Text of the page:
AUC / 2 JUN 2014

Colombia's High Court ordered the exclusion of Miguel Angel Mejia Munera, alias "El Mellizo," who is accused of trafficking drugs…

COLOMBIA / 11 MAY 2011

Police in the south Colombia department of Nariño seized more than 280 shirts and 230 scarves in camouflage print, featuring…

About InSight Crime

THE ORGANIZATION

InSight Crime Tackles Illegal Fishing

15 OCT 2021

In October, InSight Crime and American University’s Center for Latin American and Latino Studies (CLALS) began a year-long project on illegal, unreported, unregulated (IUU) fishing in…

THE ORGANIZATION

InSight Crime Featured in Handbook for Reporting on Organized Crime

8 OCT 2021

In late September, the Global Investigative Journalism Network (GIJN) published an excerpt of its forthcoming guide on reporting organized crime in Indonesia.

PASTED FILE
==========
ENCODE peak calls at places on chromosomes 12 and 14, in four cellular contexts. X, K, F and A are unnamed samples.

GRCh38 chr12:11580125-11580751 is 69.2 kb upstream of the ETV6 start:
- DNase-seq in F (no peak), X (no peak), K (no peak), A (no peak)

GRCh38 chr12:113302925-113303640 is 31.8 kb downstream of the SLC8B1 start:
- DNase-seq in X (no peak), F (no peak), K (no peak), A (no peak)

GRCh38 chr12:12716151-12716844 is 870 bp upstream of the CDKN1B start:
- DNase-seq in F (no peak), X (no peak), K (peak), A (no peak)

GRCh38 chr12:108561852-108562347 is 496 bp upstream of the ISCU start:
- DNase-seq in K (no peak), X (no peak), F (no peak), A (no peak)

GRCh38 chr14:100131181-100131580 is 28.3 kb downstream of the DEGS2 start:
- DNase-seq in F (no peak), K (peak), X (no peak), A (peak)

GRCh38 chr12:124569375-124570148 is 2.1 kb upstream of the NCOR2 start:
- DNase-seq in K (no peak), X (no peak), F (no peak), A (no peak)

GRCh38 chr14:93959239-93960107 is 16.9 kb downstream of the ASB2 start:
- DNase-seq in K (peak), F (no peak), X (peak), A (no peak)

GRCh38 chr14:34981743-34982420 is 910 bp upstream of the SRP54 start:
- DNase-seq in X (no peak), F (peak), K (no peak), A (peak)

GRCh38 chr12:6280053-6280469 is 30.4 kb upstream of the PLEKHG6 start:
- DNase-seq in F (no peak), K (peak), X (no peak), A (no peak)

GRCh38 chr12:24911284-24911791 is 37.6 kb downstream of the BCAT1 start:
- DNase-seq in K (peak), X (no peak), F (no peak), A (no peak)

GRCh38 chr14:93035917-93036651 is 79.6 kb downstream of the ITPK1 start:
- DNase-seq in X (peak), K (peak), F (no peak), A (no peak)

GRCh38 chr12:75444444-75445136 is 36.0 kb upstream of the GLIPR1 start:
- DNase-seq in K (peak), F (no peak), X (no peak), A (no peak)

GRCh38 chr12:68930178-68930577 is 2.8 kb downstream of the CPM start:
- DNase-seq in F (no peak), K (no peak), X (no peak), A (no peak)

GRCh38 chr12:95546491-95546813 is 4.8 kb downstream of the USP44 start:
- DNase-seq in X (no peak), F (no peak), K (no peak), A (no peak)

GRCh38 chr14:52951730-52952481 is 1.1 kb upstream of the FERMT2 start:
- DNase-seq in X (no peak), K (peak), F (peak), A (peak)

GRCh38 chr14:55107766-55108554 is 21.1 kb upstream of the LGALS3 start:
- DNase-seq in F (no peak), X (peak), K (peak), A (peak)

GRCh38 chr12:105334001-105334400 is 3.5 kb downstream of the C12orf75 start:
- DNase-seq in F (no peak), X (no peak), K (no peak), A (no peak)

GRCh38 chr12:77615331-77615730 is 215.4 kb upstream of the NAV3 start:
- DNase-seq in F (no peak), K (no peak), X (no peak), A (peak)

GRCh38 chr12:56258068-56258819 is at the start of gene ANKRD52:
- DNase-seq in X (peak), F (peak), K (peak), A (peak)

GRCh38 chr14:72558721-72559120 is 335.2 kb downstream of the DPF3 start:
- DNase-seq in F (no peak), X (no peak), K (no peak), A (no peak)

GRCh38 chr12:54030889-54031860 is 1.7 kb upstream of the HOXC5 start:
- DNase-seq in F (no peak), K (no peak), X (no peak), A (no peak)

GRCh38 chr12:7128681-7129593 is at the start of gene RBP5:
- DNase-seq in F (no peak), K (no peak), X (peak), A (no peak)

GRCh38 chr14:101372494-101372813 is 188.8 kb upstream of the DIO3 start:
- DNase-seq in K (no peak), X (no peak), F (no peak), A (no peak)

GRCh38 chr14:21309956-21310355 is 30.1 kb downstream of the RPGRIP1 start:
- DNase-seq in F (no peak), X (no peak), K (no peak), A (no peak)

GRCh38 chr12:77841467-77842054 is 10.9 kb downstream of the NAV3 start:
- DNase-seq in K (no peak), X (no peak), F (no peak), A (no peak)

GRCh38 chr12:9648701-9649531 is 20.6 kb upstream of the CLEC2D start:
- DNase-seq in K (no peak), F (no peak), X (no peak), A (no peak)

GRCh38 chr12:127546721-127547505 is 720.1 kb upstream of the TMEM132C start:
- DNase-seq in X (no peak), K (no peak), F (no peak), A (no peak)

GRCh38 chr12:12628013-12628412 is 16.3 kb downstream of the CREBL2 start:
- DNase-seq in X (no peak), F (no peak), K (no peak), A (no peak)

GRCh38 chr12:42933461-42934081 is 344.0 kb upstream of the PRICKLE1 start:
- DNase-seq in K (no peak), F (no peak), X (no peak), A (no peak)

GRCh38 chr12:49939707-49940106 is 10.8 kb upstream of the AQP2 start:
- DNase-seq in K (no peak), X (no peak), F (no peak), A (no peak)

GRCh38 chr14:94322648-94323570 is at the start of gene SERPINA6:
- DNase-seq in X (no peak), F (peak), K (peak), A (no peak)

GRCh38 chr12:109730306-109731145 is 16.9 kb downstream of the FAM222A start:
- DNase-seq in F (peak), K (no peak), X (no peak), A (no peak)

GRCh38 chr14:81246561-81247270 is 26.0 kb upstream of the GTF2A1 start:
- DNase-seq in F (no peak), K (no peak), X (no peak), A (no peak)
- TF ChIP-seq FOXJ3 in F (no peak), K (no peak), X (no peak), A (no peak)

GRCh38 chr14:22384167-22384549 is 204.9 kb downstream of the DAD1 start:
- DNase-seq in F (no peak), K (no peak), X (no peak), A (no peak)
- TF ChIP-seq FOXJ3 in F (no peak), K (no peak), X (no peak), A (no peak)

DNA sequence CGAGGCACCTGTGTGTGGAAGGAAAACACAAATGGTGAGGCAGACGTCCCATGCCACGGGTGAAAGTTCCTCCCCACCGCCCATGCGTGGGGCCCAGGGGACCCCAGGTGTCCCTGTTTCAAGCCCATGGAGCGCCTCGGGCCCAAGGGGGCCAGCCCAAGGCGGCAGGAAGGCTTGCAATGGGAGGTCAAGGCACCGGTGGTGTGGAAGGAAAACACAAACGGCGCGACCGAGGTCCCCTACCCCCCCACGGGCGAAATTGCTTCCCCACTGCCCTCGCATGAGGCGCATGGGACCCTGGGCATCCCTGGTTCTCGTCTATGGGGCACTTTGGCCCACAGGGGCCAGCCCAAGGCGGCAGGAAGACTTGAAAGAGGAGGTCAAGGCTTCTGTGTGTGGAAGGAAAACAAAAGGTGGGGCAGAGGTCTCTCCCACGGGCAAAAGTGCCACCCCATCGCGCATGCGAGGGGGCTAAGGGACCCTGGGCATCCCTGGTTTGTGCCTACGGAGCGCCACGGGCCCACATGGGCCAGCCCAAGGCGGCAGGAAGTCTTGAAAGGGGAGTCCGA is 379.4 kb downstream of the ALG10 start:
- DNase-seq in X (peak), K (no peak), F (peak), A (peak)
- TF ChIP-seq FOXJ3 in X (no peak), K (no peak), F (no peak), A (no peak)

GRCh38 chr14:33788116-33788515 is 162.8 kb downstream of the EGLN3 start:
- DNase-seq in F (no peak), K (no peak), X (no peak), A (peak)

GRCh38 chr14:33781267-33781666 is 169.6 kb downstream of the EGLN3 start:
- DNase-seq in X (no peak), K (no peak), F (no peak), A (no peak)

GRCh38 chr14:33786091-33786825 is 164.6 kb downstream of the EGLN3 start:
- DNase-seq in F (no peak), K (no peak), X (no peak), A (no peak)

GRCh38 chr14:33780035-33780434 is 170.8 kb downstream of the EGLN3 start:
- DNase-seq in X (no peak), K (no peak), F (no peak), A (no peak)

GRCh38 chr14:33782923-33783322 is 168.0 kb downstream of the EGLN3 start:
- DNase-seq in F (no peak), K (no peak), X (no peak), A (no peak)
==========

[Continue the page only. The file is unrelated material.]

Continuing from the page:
THE ORGANIZATION

Probing Organized Crime in Haiti

1 OCT 2021

InSight Crime has made it a priority to investigate organized crime in Haiti, where an impotent state is reeling after the July assassination of President Jovenel Moïse, coupled with an…

THE ORGANIZATION

Emergency First Aid in Hostile Environments

24 SEP 2021

At InSight Crime's annual treat, we ramped up hostile environment and emergency first aid training for our 40-member staff, many of whom conduct on-the-ground investigations in dangerous corners of the region.

THE ORGANIZATION

Series on Environmental Crime in the Amazon Generates Headlines

17 SEP 2021

InSight Crime and the Igarapé Institute have been delighted at the response to our joint investigation into environmental crimes in the Colombian Amazon. Coverage of our chapters dedicated to illegal mining…